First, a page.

Sports will be a human right as part of an active lifestyle, and the entertainment byproduct will be nearly indistinguishable across genders. Fans will be equally engaged regardless of participant gender, as sports will be accessible to anyone and consumed by everyone. From youth programs to the pros, governing bodies will no longer give preferential treatment to men because financial incentives to do so will no longer exist—and hopefully because we will have also culturally accepted in our hearts and minds that women belong in sports.

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Increased media coverage of collegiate and professional female athletes today will have a lot to do with that. If sports are a reflection of society, boys and girls are more likely to play if they see representation. I believe that within the next 50 years, boys and girls will only know a life in which positive images of women on and off the field exist as a standard on culturally prominent channels.

This equality of visibility can lead to girls “seeing and believing,” choosing to participate in sports knowing they can make a career from it. No longer ostracized at puberty, they could stay in the game longer and participate through the collegiate level. They’ll form deep relationships with their universities, become leaders in their fields thanks to the educational opportunities that Title IX provides, and reduce the gender wage gap as a result of diminishing gender-based inequities.

Society is shifting hand-in-hand with the evolution of the sports industry, and I believe everyone stands to gain from this positive development.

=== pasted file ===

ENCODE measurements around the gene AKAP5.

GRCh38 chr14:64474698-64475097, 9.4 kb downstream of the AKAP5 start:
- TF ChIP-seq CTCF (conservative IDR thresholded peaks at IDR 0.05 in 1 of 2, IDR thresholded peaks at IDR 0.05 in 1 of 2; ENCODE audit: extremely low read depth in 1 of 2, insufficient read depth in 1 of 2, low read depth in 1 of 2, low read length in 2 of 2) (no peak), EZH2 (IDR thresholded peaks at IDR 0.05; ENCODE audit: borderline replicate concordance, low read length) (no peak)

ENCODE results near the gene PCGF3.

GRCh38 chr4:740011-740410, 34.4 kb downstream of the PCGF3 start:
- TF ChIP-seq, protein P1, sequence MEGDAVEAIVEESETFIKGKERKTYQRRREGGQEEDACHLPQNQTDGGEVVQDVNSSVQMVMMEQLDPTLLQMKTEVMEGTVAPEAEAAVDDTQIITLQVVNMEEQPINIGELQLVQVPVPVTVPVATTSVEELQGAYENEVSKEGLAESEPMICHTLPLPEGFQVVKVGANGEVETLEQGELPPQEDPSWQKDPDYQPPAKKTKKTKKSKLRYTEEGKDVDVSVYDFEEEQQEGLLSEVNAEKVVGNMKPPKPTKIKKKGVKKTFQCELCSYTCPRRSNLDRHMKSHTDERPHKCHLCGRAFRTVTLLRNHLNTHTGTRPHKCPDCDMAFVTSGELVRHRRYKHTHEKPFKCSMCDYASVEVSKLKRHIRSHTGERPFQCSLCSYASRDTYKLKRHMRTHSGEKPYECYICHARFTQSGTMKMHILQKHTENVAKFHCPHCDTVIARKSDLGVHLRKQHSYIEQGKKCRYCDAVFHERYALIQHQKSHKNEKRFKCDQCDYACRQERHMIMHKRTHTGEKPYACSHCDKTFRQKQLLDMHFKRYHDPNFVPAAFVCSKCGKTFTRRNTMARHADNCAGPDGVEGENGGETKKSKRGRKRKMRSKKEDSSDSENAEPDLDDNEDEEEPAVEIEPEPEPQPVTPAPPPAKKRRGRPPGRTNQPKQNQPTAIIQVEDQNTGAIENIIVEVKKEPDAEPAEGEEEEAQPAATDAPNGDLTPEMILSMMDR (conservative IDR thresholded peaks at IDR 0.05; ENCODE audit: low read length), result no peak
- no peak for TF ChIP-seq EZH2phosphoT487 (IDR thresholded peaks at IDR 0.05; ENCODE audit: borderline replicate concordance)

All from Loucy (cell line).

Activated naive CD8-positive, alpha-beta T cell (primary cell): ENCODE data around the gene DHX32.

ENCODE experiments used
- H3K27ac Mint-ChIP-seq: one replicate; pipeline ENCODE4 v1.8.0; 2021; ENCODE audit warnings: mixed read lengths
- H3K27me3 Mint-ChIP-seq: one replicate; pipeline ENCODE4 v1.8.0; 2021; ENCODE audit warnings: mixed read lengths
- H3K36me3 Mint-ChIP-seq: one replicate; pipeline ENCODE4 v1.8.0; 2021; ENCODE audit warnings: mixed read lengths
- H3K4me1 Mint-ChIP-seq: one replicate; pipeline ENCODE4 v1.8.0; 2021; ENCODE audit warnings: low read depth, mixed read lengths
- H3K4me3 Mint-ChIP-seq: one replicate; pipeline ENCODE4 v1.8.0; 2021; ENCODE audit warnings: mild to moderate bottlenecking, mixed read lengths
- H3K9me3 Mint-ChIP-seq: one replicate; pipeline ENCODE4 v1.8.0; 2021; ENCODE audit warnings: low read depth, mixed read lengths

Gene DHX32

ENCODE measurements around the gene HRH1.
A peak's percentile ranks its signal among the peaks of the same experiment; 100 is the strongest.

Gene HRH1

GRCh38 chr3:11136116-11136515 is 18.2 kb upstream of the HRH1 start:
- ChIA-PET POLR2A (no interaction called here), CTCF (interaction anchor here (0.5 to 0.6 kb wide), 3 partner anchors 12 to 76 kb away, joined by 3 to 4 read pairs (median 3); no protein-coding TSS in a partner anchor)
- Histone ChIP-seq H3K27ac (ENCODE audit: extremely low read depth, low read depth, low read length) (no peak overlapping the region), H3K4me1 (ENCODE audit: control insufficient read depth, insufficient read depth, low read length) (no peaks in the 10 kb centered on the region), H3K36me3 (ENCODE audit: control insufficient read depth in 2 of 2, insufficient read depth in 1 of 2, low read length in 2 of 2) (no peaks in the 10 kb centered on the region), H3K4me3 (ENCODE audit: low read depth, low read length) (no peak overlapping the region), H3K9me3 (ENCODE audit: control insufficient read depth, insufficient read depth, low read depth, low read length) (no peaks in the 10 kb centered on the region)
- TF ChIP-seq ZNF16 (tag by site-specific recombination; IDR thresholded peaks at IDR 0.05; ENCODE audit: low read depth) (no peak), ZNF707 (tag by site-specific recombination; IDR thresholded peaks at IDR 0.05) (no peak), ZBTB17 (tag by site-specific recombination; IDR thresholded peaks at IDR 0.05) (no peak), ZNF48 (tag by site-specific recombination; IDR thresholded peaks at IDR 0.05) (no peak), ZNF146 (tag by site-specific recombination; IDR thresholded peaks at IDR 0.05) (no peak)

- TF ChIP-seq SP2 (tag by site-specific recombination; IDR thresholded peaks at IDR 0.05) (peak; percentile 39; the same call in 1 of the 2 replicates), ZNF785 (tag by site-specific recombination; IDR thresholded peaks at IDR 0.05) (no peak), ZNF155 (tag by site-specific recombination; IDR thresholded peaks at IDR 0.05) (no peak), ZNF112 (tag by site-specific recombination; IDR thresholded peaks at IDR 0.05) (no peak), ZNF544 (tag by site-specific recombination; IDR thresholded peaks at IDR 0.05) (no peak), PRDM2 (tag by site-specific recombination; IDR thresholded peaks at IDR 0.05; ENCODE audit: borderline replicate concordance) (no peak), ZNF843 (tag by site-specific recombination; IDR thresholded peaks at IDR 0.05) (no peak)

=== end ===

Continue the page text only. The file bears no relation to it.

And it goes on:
Title IX is the compass guiding the sports industry to equity.

The business of college sports is rapidly changing. Women athletes of all levels are already cashing in huge on NIL deals. I believe this is because brands know they could potentially offer greater ROI than their male counterparts. The writing is on the wall. From my perspective, the NCAA has its work cut out to adapt to the coming series of cultural, technological and financial shifts.

Brands are recognizing the potential value of investing in women’s sports, athletes are receiving a larger spotlight to inspire youth participants, and on-field product is improving, drawing greater revenue for teams and brands alike. Sold-out stadiums and record viewership figures for women’s events are newsworthy indicators today of potential, but soon they’ll be ubiquitous.

As women’s sports grow into prominence over the next 50 years, universities will likely be forced to think creatively about how they protect both men’s and women’s sports. Through it all, Title IX will continue to protect equal educational opportunities as men could more frequently rely on its protection.

Fans of women’s sports are a valuable, yet largely untapped consumer base.

It should not have to be a bold prediction that in 50 years, men and women will be treated equally. When we get there, we will look back on 2022 and ponder why it took us so long.